Keywords: consumer credit; endogenous financial contracts; bankruptcy
    JEL: E21 E49 G18 K35
    Date: 2011
  8. By: Corder, Matthew (Monetary Policy Committee Unit, Bank of England); Weale, Martin (Monetary Policy Committee Unit, Bank of England)
    Abstract: It is widely suggested that there is some relationship between banking crises and recessions. We assess whether there is evidence for interdependency between recessions and banking crises using both non-parametric tests and unconditional bivariate probit models and find strong evidence for interdependence. We then consider whether leading indicators can help predict banking crises and recessions and if these variables can explain the previously obvserved interdependence. Inclusion of exogenous variables means that the observed interdependence between banking crises and recessions disappears - indicating that the observed interdependence is a result of easily observable common causes rather than unobserved links.
    Keywords: Crises; recessions; interdependency; bivariate probit analysis
    JEL: E37 G21
    Date: 2011–09–01
  9. By: Karsten Jeske (Mellon Capital Management Corporation, San Francisco, CA); Dirk Krueger (Department of Economics, University of Pennsylvania); Kurt Mitman (Department of Economics, University of Pennsylvania)
    Abstract: This paper evaluates the macroeconomic and distributional effects of government bailout guarantees for Government Sponsored Enterprises (such as Fannie Mae and Freddy Mac) in the mortgage market. In order to do so we construct a model with heterogeneous, infinitely lived households and competitive housing and mortgage markets. Households have the option to default on their mortgages, with the consequence of having their homes foreclosed. We model the bailout guarantee as a government provided and tax-financed mortgage interest rate subsidy. We find that eliminating this subsidy leads to substantially lower equilibrium mortgage origination and increases aggregate welfare, but has little effect on foreclosure rates and housing investment. The interest rate subsidy is a regressive policy: eliminating it benefits low-income and low-asset households who did not own homes or had small mortgages, while lowering the welfare of high-income, high-asset households.
    Keywords: Housing, Mortgage Market, Default Risk, Government-Sponsored Enterprises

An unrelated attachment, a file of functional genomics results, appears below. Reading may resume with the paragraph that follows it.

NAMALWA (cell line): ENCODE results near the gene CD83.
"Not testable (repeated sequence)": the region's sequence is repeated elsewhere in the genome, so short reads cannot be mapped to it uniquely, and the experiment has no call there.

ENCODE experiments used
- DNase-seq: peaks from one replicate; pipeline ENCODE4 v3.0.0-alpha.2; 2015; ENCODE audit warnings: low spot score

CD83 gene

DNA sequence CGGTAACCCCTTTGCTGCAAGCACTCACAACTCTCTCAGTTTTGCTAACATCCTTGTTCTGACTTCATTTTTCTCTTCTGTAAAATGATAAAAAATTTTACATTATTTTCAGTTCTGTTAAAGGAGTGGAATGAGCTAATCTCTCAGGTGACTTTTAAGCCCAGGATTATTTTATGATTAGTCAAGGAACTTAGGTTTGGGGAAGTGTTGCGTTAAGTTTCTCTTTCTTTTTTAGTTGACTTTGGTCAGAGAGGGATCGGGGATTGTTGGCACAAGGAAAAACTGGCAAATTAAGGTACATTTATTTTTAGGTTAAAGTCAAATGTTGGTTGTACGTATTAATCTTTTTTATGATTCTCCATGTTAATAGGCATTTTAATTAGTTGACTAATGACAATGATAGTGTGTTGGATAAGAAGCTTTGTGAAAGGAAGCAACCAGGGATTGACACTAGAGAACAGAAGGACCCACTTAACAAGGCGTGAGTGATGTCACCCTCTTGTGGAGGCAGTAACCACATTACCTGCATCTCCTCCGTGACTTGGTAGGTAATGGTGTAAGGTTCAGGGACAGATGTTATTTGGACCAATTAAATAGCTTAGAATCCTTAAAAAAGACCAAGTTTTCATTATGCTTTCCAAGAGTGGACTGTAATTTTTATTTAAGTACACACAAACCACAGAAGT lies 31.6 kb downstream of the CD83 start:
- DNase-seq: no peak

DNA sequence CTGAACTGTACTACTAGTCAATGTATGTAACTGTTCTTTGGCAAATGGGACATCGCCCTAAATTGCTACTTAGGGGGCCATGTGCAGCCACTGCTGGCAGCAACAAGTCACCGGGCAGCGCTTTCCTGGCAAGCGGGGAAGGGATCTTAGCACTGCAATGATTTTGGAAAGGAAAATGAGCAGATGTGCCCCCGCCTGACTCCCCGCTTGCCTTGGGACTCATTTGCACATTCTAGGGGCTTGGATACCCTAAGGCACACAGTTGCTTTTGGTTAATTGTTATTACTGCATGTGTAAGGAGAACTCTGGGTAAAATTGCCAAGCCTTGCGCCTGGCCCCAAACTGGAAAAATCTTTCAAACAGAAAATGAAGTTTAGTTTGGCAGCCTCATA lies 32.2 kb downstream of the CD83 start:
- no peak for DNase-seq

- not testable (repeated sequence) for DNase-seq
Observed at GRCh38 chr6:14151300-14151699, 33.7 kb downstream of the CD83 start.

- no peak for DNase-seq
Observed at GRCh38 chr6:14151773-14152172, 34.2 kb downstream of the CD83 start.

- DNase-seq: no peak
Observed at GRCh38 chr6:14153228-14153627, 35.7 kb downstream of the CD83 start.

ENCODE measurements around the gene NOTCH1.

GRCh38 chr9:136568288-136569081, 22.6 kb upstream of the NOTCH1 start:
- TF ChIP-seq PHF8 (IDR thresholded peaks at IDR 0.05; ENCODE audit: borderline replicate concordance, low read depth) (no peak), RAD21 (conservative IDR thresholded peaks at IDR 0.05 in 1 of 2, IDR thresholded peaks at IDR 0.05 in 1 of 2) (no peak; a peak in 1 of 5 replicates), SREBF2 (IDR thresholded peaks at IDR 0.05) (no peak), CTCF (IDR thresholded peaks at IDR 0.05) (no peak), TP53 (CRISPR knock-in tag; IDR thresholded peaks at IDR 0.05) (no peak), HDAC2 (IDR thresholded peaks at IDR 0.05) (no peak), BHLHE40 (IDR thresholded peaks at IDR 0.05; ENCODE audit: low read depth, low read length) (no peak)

JEL: E21 G11 R21
    Date: 2011–10–12
  10. By: Gastón Andrés Giordana; Ingmar Schumacher
    Abstract: In this article we investigate the leverage cycle in Luxembourg?s banking sector using individual bank-level data for the period 2003 Q1 to 2010 Q1. We discuss the mechanics behind the leverage cycle in Luxembourg?s banks and show that these banks predominantly adjust leverage by changing both loans and deposits. One of our findings is that Luxembourg?s banks have a procyclical leverage. This procyclicality is not due to marking-to-market but because Luxembourg?s banks are liquidity providers to the EU banking sector. This also explains the different evolution of leverage compared to the US commercial banks (Adrian and Shin [1]) that, even though their balance sheet structure is similar to that of the Luxembourgish banks, target a constant leverage. To further understand what drives leverage in Luxembourg?s banks we empirically investigate the role of bank characteristics as well as real, financial and expectation variables that proxy for macroeconomic conditions in the pre-crisis and crisis period. We find that off-balance sheet exposures have different effects in the pre-crisis and crisis period, and that the share of liquid assets in the portfolio only affects the amount of security holdings. In terms of macroeconomic variables, we find that the Euribor-OIS spread is a significant driver of the build-up in leverage in the pre-crisis period. The reason is that most banks in Luxembourg are either branches or subsidiaries. This, firstly, makes leverage a less relevant indicator of riskiness for investors. Secondly, it implies that in times of liquidity shortages, mother companies or groups demand further liquidity from their branch or subsidiary. The downturn in leverage during the crisis can be accredited to reductions in expectations, which we proxy by an economic sentiment indicator. It can also be explained by increasing bond prices which induce depositors to shift their funds from bank deposits into bonds. We find no important role for GDP growth.